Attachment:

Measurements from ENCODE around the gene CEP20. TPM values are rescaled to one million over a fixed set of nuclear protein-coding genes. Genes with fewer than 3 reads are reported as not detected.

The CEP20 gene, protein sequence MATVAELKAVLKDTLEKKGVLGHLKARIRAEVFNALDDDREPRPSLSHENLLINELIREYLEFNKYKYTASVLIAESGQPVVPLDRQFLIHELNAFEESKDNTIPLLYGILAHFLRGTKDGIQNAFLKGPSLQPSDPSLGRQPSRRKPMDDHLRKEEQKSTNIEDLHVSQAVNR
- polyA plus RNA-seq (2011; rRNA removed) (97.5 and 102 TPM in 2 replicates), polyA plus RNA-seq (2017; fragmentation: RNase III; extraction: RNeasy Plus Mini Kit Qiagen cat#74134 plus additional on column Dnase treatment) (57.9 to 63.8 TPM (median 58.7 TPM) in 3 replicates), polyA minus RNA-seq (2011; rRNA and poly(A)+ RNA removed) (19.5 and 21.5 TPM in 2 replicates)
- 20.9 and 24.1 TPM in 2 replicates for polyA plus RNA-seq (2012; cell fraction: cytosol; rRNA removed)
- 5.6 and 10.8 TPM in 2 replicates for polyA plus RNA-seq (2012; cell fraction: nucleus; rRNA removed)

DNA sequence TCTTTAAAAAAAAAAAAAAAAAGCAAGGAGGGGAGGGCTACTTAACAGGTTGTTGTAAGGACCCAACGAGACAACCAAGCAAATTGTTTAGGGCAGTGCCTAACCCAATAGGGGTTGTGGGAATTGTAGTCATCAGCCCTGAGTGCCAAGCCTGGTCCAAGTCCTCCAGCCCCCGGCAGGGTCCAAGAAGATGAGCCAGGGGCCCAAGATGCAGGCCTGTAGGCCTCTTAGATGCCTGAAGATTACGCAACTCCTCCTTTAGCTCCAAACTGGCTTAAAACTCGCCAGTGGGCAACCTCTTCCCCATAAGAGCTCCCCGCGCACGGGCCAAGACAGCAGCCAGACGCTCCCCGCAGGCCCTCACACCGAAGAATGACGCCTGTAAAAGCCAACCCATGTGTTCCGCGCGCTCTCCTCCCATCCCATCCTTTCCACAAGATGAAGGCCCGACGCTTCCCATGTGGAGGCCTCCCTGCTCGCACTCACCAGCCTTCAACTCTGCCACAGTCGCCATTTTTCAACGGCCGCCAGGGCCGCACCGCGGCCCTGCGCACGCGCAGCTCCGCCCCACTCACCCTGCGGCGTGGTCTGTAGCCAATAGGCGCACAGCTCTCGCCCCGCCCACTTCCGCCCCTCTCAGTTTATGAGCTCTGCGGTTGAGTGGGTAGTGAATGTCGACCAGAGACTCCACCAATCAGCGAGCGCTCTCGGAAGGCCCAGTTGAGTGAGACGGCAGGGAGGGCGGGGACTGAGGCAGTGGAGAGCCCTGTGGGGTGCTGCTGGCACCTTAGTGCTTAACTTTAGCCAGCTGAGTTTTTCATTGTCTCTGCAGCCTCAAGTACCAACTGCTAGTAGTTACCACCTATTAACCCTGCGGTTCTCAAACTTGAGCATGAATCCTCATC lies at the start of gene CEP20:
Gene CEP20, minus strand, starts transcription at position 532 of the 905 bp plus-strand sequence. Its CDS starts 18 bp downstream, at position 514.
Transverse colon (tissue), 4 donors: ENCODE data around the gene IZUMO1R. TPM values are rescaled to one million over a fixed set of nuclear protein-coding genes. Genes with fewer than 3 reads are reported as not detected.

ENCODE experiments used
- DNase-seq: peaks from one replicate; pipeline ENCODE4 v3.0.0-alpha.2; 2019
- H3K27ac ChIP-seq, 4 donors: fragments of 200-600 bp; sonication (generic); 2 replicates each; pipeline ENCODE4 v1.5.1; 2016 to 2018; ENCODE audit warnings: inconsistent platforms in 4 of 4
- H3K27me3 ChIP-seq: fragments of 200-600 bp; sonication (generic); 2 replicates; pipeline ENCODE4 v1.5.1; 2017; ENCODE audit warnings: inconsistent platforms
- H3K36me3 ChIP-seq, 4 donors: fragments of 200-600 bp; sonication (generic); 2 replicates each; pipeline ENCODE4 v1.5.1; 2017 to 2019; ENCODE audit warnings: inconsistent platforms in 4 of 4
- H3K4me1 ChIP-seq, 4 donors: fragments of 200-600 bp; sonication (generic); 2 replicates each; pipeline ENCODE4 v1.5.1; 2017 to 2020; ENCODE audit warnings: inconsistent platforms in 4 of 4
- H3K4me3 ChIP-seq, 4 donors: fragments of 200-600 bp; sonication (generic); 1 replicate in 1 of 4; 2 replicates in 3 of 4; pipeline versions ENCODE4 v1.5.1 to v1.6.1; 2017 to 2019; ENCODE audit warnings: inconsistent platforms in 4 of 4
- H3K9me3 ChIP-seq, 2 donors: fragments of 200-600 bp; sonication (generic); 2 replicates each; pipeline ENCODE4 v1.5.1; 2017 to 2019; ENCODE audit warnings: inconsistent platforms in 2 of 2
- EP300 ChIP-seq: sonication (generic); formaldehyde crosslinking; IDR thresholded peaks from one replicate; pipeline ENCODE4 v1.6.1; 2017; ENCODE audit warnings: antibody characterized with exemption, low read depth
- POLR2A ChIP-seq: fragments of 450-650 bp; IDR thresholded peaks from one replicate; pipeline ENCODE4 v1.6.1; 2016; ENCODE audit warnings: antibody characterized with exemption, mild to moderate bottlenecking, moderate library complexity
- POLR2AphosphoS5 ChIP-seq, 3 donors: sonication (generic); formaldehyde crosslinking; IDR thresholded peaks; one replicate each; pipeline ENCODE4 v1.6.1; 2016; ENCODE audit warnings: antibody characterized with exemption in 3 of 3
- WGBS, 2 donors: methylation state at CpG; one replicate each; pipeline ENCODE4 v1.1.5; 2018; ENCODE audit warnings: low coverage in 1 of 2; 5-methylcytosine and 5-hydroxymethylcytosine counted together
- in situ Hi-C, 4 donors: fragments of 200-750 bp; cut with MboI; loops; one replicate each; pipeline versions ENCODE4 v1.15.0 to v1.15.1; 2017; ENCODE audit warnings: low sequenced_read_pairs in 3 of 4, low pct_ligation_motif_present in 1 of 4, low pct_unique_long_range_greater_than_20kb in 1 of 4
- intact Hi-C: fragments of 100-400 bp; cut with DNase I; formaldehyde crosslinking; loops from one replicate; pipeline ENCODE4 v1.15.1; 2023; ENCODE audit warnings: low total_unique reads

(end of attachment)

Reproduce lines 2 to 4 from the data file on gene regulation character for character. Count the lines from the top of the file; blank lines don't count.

The CEP20 gene, protein sequence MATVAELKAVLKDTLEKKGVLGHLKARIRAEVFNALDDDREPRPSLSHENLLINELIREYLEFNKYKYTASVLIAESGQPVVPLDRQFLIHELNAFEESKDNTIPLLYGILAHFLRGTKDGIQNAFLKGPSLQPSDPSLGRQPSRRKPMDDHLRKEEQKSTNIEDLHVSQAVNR
- polyA plus RNA-seq (2011; rRNA removed) (97.5 and 102 TPM in 2 replicates), polyA plus RNA-seq (2017; fragmentation: RNase III; extraction: RNeasy Plus Mini Kit Qiagen cat#74134 plus additional on column Dnase treatment) (57.9 to 63.8 TPM (median 58.7 TPM) in 3 replicates), polyA minus RNA-seq (2011; rRNA and poly(A)+ RNA removed) (19.5 and 21.5 TPM in 2 replicates)
- 20.9 and 24.1 TPM in 2 replicates for polyA plus RNA-seq (2012; cell fraction: cytosol; rRNA removed)